A research study explained on page 29 in the December 2007 issue requires further explanation. The item, titled “Reduce calf exposure to Johne’s,” points out that calves fed heat-treated colostrum from Johne’s-infected cows had lower incidence of the disease than calves fed raw colostrum from infected cows. The item also points out that some of the calves fed the heat-treated colostrum still contracted Johne’s.

Although this is possible, keep in mind that all calves were born to infected cows, which makes infection during pregnancy a possible route of transmission.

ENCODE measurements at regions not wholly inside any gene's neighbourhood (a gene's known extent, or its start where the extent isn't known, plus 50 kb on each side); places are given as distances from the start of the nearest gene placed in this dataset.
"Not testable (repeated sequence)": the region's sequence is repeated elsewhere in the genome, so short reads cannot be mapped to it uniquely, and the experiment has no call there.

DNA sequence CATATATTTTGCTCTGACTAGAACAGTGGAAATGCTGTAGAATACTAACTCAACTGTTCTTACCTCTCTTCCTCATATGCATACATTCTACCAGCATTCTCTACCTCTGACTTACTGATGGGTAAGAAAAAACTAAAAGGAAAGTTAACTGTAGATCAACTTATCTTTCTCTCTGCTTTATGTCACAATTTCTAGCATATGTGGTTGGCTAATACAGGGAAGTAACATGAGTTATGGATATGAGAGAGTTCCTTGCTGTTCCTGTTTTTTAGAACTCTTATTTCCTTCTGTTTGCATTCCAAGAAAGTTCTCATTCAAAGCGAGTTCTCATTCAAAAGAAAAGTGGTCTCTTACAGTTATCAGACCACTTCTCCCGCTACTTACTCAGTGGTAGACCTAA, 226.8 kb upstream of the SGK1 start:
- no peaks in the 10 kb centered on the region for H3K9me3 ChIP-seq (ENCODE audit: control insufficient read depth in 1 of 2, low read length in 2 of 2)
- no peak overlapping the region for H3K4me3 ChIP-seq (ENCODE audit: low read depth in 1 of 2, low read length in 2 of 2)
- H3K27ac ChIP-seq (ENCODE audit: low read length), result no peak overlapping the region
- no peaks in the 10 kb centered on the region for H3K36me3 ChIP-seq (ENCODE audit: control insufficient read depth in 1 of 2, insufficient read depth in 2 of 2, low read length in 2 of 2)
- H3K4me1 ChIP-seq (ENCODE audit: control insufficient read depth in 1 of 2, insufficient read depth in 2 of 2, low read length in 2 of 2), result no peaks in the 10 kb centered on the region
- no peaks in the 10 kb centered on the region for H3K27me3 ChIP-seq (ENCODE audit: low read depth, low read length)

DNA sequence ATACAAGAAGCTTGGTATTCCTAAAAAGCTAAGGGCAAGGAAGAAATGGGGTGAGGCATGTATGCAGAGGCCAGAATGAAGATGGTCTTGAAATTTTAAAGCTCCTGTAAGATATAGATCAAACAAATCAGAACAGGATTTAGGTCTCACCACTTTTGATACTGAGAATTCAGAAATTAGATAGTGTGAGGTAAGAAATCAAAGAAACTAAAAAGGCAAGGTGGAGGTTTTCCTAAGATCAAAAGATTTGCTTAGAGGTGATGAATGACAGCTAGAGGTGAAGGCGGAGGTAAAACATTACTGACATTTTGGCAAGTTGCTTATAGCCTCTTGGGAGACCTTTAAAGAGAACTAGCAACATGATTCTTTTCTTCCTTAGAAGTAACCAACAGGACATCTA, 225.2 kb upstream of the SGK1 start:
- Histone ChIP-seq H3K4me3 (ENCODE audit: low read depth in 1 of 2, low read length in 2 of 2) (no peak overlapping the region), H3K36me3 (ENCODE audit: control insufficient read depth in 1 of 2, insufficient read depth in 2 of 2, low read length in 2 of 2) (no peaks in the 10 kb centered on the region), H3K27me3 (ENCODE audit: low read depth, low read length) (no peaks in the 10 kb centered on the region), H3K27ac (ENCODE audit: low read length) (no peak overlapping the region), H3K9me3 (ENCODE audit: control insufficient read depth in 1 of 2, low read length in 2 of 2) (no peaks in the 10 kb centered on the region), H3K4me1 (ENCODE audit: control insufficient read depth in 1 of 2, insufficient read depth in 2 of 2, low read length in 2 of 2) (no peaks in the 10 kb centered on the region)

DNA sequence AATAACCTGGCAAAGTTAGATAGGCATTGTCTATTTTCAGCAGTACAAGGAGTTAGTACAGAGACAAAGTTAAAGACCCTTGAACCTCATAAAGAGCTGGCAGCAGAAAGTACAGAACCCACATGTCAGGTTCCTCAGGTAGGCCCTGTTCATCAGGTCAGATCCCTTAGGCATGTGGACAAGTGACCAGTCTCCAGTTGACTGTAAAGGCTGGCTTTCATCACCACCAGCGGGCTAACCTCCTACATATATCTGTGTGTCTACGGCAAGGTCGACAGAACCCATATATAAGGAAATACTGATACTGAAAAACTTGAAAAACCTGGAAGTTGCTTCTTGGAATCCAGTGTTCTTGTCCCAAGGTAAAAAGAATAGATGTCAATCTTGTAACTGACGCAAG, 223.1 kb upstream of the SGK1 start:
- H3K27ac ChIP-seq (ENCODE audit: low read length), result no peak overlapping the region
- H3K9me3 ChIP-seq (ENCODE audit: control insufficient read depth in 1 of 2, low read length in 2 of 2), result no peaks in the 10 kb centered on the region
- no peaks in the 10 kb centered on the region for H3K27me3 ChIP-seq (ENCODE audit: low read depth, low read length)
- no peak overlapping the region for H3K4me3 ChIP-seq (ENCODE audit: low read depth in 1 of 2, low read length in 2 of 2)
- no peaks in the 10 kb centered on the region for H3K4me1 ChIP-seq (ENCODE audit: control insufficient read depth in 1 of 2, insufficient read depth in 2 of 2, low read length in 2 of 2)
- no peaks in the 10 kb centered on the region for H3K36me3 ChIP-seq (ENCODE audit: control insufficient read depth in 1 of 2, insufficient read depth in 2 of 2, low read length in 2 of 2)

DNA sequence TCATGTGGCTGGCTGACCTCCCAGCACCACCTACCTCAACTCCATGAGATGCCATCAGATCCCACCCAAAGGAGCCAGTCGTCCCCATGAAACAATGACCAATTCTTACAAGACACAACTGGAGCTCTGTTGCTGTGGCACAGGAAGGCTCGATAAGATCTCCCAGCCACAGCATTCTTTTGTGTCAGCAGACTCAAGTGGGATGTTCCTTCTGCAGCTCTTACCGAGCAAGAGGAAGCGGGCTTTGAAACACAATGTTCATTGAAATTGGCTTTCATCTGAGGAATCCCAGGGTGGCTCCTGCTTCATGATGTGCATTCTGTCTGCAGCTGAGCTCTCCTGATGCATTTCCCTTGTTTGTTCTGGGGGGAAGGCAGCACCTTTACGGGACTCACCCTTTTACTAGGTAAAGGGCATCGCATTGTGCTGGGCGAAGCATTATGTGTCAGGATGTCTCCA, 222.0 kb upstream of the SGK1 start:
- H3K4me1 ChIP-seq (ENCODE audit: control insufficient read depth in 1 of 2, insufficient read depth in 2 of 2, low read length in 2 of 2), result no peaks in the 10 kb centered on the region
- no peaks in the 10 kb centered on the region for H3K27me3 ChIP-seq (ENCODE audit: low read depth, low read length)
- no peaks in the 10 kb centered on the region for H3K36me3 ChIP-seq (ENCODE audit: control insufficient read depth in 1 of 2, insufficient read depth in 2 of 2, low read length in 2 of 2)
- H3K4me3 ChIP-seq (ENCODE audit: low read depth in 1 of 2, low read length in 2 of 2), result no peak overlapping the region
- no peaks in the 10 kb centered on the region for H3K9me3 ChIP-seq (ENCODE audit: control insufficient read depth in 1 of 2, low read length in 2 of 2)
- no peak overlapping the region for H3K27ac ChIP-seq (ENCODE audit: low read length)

In the study, most of the cows were subclinically infected. Published studies indicate that clinically infected dams shedding a high number of the Johne’s organism are more likely to pass Johne’s on to their offspring than subclinically infected cows, explains Judy Stabel, lead scientist with the Johne’s Disease Research Project at the USDA’s NationalAnimalDiseaseCenter in Ames, Iowa.

“The point of the study was that feeding a pasteurized product and following that with milk replacer will substantially lower the risk of transmission of (Johne’s) to the neonate,” Stabel says.